Europe and Its Foreign Policy

Topics: European Union, Treaty of Lisbon, Council of the European Union Pages: 11 (4212 words) Published: November 17, 2012
Mariaclara Ingrid Ludovici

EU relations with the world

Nowadays, the EU has adopted a foreign policy that has been modified and improved over time thanks to a series of treaties. It has been introduced to maintain EU values, interests, independence, and integrity of the Union. EU foreign and security policy has the aim of strengthening the Union’s security by keeping peace and promoting cooperation, democracy, the rule of law, and respect for human rights. It is connected with four main aspects: trade, foreign direct investment, development, and monetary policy. Other fundamental factors related to it are the increasing process of enlargement and cooperation, and international relations. Those elements have been introduced to built relations not only with countries close to the EU, but also with those far away. A great tool of European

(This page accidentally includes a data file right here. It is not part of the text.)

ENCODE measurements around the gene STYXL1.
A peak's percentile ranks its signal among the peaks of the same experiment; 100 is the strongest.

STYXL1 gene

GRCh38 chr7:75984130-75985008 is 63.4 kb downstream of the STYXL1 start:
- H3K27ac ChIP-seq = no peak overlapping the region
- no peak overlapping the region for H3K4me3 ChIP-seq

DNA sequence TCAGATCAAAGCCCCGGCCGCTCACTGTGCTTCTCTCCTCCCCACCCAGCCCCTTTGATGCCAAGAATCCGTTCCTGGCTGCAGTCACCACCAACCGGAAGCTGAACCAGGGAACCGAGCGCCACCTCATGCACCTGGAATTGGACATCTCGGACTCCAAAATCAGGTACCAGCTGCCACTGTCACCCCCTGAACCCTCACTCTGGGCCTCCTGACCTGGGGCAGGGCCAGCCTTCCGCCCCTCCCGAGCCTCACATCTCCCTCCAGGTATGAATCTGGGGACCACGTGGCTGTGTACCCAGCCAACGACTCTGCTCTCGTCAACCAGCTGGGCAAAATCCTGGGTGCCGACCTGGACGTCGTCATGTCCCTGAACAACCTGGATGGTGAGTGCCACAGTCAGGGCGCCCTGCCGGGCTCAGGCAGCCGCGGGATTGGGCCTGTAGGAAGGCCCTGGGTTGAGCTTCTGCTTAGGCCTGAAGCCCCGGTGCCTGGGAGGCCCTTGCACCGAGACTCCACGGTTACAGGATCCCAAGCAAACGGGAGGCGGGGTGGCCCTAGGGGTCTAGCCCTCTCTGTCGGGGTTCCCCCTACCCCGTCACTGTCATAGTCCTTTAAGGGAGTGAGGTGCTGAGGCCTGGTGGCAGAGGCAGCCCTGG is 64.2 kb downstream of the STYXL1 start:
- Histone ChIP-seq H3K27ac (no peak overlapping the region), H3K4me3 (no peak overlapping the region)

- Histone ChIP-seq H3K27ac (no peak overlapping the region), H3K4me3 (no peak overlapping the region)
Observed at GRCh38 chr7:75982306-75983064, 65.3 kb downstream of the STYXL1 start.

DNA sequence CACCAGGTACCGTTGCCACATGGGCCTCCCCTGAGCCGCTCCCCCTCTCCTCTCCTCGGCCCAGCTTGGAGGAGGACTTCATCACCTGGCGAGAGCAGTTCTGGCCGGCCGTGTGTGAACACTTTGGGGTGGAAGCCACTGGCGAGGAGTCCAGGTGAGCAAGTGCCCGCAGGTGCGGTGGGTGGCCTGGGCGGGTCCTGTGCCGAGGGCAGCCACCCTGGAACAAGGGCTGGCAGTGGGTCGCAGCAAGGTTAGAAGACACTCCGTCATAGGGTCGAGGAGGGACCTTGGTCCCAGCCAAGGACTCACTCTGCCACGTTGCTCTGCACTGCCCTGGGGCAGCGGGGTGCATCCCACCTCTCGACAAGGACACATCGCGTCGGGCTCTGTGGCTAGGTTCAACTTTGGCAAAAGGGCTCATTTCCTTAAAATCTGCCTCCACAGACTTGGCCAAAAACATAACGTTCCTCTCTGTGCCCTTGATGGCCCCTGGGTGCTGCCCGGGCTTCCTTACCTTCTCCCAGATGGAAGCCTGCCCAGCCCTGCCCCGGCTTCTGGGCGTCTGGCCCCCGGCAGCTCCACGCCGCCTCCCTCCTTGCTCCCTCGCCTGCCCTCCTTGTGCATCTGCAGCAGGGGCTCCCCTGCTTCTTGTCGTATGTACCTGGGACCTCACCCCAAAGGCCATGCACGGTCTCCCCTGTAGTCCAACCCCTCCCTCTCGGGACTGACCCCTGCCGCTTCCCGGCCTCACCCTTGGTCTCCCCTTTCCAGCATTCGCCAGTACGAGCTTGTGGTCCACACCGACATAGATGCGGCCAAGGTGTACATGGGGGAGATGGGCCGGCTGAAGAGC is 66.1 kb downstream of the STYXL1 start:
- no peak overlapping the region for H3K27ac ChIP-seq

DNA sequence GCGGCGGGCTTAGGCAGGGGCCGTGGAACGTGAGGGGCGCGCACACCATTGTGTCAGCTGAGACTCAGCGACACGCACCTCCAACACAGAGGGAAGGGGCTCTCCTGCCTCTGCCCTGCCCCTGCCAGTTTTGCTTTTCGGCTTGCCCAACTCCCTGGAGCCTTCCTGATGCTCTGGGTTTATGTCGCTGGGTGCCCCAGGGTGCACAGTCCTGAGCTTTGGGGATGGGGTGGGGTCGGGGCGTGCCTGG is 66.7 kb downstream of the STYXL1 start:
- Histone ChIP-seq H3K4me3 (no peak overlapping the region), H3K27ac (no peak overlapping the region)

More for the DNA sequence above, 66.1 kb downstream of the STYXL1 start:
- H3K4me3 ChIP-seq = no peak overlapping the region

Foreign Policy is also its system of justice and home affairs established to bring peace, and create economic interdependence among European countries. Between the main goals of the European Union, one of those could be to extend frameworks between all the partner states regardless of their diversity. Moreover, the EU has the purpose of improving relationships with other countries, such as Turkey, Russia and China with whom it has an ambivalent rapport. Therefore, this paper is going to explain and discuss the basics, tendencies, approaches and possible future roles of EU foreign policy. EU foreign and security policy has been created together with its growing economic and political policy. The first forms of regular meetings aimed at coordinating the European foreign policy arose during the 1970s between EU ministers of foreign affairs. Later, due to an increasing threat of international terrorism and regional conflicts in Europe during the 1990s, EU leaders decided to create a formal method for diplomacy and intervention. As a result, in 1993 they established the Common Foreign and Security Policy (CFSP). It has been designed to allow Member States to coordinate and assert the EU’s identity, and to preserve values, interests, independence, international security and integrity of the Union. Furthermore, it has been created to consolidate international cooperation, develop the rule of law and democracy, and to promote respect for human rights. All of the EU’s major institutions are essential for EU foreign policy, and CFSP decision-making procedures are intergovernmental. The European Council is in charge for foreign policy, defining policy principles, activities, strategies, and general guidelines (A Guide for Americans, 26-27). In addition, in 1999, European leaders decided to establish a EU Security and Defense Policy (ESDP) considered as a part of the EU’s Common Foreign and Security Policy. It occurred because there was the need to improve and strengthen security and operations related to it, such as peacekeeping, monitoring, and conflict prevention. Under the ESDP structure, EU member states has been able to organize and send civilian and/or military operations in many countries, for example in Southeast Europe, the Middle East, Africa, South Asia, Georgia and the former Yugoslav Republic of Macedonia (A Guide for Americans, 26-27). In order to reach a great success and expansion of the ESDP, in 2009, substantial innovations thanks to the Treaty of Lisbon were introduced: the ESDP became the Common Security and Defense Policy (CSDP). The Treaty of Lisbon was organized to introduce the concept of solidarity and mutual assistance between all EU Member States if another Member State was attacked. In addition, other two measures were introduced within the Lisbon Treaty: “enhanced cooperation,” and “permanent structured cooperation” (A Guide for Americans, 26). The first one was addressed to deepen military cooperation of at least nine member states. The second one, controlled by the European Defense Agency, was aimed at providing a strong defense system, which every country could...
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